August 10, 2022

Dear Reader,

Our family bought a property in Somogy in January 2017, and since then we have become more and more aware of the beauty of this landscape, its history, and the efforts of the people living here to create the conditions for everyday life.

Somogytúr is a beautiful, peaceful village ten kilometers from Balatonlelle towards Kaposvár. It is inhabited by hard-working people, and it is a pleasure to walk through the village and see the gates and the people. It has a fine history, the community leaders are respected, self-reliant people. Two churches, a community center, a doctor's surgery, and the Lajos Kunffy Memorial Museum provide a framework for the life of the village.

It was here that we rediscovered Kunffy, a painter whose art we had noted a long time ago, but we soon realized that his recognition in today's Hungarian society (in the light of his oeuvre) was extremely modest. But in his lifetime he was "somebody": a significant personality, a respected citizen of the world, a renowned painter, and the largest landowner in the village between 1905 and 1945. As a painter, he lived his life as an esteemed member of the 'Somogy school', taking an active part in county and national artistic events. Along with József Rippl-Rónai, János Vaszary, and others, Kunffy's art is less known today, no doubt due to the fact that he was not one of the great artistic innovators of his time. His paintings were widely acclaimed at times, but after his death his social profile gradually declined and his auction appearances were not noticed. The Rippl-Rónai Museum in Kaposvár holds a large number of his paintings and the National Gallery owns several of his works. The largest collection is on display in the "Lajos Kunffy Memorial Museum" in his former residence (the collection exhibited here is also owned by the museum in Kaposvár).

Kunffy's role in the social life of Somogytúr and the wider Somogy region was significant. If we divide his presence in Somogytúr into three phases, the period up to the First World War can perhaps be considered as the period of the development of the estate and the local way of life, while the period up to the end of the Second World War can clearly be considered as the golden age. Between the two world wars, Kunffy regularly received a large number of visitors, and a significant number of artists visited his home. The losses of the Second World War and the communization of his estate made his livelihood impossible, and the last seventeen years of his life were spent in modest circumstances. His personality was absorbed by the regime, and he used it for artistic social performances in the cultural life of Somogy. Under the socialist regime, he was able to retire thanks to his influential artist friends, and his house was bought and declared a museum. This act was also a kind of political rehabilitation and a positive step that allows us to treat the exhibition of the artist's life and his main works as one.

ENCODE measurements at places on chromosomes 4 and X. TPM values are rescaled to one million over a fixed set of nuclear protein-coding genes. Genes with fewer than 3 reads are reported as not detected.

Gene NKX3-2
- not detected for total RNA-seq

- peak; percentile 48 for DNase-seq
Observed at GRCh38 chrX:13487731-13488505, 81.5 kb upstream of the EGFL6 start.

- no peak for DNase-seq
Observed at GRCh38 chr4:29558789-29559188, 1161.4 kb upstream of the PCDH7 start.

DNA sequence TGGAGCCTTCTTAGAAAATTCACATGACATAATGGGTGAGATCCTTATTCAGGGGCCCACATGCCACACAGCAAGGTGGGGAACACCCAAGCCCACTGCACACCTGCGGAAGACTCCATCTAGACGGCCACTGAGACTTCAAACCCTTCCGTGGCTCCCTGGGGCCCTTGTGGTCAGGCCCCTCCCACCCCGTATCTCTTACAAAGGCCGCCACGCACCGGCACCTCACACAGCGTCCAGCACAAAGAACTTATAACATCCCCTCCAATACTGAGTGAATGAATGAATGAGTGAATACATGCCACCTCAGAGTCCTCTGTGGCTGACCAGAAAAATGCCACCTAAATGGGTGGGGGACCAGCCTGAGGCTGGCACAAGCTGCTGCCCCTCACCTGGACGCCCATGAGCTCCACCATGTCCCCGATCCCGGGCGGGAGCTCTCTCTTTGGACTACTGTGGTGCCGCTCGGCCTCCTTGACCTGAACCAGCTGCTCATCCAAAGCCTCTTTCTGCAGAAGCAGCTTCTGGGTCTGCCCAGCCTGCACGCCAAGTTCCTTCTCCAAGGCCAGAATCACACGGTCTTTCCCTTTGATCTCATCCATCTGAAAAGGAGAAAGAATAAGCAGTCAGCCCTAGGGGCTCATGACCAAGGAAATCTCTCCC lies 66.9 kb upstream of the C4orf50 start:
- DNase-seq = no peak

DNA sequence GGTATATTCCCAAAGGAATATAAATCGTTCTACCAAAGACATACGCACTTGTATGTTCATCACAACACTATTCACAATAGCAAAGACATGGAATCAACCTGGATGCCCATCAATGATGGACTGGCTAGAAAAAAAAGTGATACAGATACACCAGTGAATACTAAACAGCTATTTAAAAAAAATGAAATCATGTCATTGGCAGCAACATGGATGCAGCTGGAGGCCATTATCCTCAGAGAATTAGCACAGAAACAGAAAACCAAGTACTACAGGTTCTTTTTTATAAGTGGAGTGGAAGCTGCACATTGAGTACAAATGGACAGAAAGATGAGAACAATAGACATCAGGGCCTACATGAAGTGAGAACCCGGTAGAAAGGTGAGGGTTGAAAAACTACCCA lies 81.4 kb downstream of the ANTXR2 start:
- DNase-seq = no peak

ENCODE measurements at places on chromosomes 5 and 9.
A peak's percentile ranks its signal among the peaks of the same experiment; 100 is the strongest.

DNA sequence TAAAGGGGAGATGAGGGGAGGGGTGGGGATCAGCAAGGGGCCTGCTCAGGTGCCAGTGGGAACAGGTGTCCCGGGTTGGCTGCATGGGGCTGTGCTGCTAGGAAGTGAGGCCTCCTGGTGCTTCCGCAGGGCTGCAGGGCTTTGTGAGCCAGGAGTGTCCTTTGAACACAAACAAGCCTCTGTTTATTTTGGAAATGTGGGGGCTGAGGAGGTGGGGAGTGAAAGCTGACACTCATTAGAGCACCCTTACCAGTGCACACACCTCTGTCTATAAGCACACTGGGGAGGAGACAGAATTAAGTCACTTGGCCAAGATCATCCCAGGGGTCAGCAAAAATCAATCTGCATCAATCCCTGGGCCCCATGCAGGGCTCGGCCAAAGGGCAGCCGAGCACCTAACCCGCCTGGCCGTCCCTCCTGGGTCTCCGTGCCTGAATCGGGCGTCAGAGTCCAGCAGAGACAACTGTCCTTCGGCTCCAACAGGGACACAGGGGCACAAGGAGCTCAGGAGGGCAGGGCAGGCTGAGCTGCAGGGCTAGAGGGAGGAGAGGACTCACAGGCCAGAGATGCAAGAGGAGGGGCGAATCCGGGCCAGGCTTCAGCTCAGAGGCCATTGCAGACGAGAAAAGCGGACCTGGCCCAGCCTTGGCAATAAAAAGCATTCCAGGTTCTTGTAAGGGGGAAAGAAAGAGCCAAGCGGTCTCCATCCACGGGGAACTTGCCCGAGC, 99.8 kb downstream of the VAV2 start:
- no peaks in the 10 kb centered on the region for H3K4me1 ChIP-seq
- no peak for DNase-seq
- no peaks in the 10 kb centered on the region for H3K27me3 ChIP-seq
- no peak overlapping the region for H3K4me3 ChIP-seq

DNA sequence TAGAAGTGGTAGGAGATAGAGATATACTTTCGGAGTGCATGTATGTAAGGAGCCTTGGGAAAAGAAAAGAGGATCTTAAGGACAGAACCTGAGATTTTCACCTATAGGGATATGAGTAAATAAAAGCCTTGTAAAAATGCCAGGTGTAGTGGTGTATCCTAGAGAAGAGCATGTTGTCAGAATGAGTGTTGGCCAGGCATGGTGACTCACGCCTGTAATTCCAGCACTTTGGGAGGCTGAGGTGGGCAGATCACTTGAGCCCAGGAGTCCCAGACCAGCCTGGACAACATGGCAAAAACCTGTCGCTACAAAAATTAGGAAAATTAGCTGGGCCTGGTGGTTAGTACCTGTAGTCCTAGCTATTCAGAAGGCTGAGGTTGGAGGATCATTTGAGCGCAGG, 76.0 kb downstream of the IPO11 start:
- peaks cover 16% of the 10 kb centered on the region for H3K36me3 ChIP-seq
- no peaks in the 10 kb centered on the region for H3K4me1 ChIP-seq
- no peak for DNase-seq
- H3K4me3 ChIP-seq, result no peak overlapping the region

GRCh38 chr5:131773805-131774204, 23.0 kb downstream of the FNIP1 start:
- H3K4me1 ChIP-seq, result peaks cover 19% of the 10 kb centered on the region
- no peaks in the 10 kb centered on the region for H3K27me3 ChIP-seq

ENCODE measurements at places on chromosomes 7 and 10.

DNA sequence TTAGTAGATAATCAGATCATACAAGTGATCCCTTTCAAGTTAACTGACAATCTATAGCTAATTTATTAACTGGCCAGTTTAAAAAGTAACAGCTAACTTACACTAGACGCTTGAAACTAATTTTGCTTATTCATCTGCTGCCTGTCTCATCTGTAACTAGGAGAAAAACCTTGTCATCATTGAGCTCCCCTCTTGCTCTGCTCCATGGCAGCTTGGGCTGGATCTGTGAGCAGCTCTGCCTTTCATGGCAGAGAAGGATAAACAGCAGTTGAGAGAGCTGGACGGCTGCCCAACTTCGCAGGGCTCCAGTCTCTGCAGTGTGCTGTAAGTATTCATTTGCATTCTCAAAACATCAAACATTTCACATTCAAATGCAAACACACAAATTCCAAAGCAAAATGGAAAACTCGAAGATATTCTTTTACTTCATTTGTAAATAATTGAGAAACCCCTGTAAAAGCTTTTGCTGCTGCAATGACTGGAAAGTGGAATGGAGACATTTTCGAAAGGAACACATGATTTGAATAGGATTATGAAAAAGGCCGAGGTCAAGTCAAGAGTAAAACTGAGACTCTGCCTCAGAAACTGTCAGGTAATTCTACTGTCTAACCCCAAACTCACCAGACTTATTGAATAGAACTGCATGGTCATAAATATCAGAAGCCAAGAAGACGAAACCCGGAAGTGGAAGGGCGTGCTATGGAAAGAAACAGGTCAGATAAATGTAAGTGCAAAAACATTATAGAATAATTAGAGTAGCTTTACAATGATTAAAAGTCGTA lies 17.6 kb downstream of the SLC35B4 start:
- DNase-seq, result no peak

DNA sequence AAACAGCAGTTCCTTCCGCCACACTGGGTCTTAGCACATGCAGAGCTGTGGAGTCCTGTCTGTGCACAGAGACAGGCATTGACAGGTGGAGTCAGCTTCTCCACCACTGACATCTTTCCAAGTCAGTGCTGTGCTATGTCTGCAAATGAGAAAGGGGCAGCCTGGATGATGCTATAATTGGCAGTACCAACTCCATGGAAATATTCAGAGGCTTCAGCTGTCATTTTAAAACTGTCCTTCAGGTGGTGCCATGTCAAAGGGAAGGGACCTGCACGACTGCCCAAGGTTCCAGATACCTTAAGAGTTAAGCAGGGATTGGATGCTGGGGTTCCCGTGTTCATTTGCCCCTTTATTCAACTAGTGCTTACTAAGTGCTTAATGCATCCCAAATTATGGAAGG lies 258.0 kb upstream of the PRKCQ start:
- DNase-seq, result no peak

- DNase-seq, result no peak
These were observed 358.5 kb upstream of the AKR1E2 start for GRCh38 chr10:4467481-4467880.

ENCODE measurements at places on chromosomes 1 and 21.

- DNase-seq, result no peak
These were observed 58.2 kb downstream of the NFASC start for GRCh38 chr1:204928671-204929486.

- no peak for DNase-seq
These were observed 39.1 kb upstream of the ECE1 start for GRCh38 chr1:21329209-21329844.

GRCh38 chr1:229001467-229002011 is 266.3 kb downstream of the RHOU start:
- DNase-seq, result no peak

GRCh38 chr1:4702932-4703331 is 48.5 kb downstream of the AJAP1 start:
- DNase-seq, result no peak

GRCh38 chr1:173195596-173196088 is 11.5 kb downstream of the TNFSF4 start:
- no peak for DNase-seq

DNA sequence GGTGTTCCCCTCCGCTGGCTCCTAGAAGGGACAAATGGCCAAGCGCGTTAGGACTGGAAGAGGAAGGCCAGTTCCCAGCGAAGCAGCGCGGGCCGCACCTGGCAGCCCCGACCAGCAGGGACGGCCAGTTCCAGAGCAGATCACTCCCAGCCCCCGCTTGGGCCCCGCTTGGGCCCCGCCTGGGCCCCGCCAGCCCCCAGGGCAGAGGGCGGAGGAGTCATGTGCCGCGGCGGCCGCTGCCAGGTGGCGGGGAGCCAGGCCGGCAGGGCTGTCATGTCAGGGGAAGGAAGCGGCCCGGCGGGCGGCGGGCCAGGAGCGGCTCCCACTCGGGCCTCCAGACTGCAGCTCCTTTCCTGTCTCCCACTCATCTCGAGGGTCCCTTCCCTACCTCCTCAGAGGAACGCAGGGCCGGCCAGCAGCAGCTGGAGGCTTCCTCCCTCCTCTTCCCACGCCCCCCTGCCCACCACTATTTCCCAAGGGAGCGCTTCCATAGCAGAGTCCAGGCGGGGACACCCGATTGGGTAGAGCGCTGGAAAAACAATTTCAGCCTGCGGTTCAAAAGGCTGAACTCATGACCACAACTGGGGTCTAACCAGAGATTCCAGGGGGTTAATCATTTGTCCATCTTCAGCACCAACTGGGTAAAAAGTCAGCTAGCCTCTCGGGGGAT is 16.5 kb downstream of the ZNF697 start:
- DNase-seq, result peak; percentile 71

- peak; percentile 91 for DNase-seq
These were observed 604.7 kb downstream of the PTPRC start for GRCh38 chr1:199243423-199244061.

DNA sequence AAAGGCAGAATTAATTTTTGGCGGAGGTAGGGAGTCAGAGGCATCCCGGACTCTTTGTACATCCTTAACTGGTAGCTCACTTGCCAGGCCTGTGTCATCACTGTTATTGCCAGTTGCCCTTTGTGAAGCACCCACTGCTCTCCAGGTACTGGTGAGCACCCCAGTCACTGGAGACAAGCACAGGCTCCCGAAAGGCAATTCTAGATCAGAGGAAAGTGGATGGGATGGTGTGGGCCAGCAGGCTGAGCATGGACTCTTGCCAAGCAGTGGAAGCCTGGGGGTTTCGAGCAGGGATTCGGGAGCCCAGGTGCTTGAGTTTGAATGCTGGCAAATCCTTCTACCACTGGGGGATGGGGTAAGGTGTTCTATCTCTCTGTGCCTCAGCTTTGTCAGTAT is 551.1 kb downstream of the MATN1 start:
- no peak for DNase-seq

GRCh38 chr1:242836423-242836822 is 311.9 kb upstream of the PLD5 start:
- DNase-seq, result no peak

The maintenance of the property and the running of the memorial museum have been increasingly in need of funding in recent years. Eventually, the state transferred ownership to the municipal government, which had been the trustee until then.

In 2021, we established a non-profit limited liability company to renovate the property, but as a result of our knowledge of the environment and our close relationship with the management of the collection-owning Rippl-Rónai Museum, we have signed a long-term contract with the municipality to run the museum. Under this contract, the collection has been renewed under a new curator, and modern lighting and museum equipment have been acquired.

With the launch of this website, we want to introduce the renewed Kunffy Lajos Memorial Museum and the community programs taking place there to a wider audience.


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